HK transplant patients tackle sporting events in world games

PUBLISHED : Monday, 20 August, 2007, 12:00am
UPDATED : Monday, 20 August, 2007, 12:00am

Organ transplant recipients, aged 16 to 68, will represent Hong Kong in athletics, swimming and other events at the 16th World Transplant Games starting in Bangkok on Saturday.

A record 21 transplant patients from the city, including heart, lung, bone marrow, liver and kidney recipients, will compete in the Thai capital with more than 1,300 participants from around the world until September 2.

This is the first time that the city is sending such a diverse team of transplant recipients to the competition, held every two years by the World Transplant Games Federation. Events include table tennis, badminton, bowling, golf, archery and petanque. Team manager Chau Ka-foon, of the Society of Transplantation, said 48 countries would take part this year.

'This is the first time the Society of Transplantation is organising such a big event,' she said. 'I hope the patients can gain confidence through participating in the events. It's important for their recovery.'

Lomond Chu Lok-man, 16, is the youngest participant.

He was born with jaundice and had biliary atresia, a condition where the bile duct is blocked or absent, when he was two months old. He received a liver when he was in Primary 5.

'I was vomiting blood all over the tub and I had cirrhosis,' he said. 'If I didn't have the liver transplant back then, I'd probably have had only two to three months left to live.'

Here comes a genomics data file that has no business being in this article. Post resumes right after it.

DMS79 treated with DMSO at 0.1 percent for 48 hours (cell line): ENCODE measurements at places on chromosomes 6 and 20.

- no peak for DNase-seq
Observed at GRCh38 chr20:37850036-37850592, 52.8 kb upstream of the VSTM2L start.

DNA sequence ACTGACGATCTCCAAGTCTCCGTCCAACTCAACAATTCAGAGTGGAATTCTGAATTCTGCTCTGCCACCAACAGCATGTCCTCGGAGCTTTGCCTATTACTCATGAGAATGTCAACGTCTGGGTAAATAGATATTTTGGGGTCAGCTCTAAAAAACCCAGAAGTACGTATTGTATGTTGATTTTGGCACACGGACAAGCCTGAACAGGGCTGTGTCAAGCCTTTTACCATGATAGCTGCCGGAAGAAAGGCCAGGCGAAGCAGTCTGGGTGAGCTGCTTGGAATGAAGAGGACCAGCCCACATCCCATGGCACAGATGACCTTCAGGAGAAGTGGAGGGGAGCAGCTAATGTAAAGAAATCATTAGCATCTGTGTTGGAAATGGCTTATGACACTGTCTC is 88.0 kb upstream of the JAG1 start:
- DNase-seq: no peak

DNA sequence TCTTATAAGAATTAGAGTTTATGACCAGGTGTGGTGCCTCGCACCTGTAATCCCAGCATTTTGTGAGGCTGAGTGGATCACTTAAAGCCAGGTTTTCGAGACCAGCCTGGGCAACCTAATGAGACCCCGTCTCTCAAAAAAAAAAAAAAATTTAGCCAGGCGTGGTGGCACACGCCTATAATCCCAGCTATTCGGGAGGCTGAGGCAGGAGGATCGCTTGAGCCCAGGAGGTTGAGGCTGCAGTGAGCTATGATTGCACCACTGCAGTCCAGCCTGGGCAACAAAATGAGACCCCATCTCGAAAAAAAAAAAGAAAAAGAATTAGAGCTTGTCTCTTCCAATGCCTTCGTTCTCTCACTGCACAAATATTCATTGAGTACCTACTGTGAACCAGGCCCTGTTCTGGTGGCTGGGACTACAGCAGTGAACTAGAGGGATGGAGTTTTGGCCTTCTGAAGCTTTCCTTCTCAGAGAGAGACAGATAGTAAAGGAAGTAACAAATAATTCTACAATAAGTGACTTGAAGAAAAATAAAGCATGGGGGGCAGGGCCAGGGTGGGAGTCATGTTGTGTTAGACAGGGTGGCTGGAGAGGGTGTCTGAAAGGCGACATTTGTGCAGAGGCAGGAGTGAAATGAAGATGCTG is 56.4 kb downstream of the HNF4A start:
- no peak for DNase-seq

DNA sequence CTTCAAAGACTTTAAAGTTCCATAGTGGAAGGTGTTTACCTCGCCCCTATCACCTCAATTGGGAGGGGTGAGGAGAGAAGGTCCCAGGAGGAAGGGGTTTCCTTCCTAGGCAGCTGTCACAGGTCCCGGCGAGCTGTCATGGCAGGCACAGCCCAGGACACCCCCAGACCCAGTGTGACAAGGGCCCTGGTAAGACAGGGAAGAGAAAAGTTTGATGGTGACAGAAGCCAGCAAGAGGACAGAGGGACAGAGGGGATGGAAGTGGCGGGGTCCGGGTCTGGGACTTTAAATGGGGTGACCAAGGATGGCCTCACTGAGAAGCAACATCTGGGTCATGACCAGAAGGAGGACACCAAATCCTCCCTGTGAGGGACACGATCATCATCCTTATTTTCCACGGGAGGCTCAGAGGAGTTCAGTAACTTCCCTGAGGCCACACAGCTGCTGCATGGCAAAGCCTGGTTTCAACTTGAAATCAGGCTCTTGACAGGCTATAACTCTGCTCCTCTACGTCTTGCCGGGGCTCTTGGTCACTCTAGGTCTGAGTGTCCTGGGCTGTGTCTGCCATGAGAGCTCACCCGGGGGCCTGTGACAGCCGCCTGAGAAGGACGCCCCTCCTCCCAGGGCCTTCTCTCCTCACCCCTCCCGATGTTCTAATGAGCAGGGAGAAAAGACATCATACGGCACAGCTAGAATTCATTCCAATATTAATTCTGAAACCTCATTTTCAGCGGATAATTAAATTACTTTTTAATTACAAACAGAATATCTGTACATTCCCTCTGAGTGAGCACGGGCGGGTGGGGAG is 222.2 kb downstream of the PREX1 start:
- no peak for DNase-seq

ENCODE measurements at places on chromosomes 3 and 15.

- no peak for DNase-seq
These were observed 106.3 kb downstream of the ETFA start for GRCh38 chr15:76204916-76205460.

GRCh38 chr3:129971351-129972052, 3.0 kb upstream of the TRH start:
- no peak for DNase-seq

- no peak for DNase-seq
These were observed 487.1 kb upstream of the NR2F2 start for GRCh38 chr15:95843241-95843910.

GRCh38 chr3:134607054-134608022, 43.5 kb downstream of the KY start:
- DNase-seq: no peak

Despite a new liver, he suffers occasionally from stomach pain due to intestinal obstruction.

He needs to visit the hospital for intravenous drips every few months.

'I had too many big surgeries before, and my stomach still hurts almost once a week,' he said.

He will take part in four events: the 100 metre sprint, long jump, the cricket ball throw and 4x100 metre relay event. 'I want to raise awareness of organ transplants through participating in this sports competition.'

The oldest Hong Kong athlete, Leung Hoi-ming, 68, is just as energised. Mr Leung, who had a kidney transplant in 1995, will compete in the table tennis and 10-pin bowling events.

'I had proteinuria [an excess of protein in the urine] and renal failure,' he said.

'My doctor said the queue [for kidney transplants] in Hong Kong was too long ... so I got a kidney in Foshan in 1995.'

After he recovered, he said, he spent more time exercising, and with his family's support, he signed up for the sports competition in Bangkok, where he will be accompanied by his son and daughter-in-law.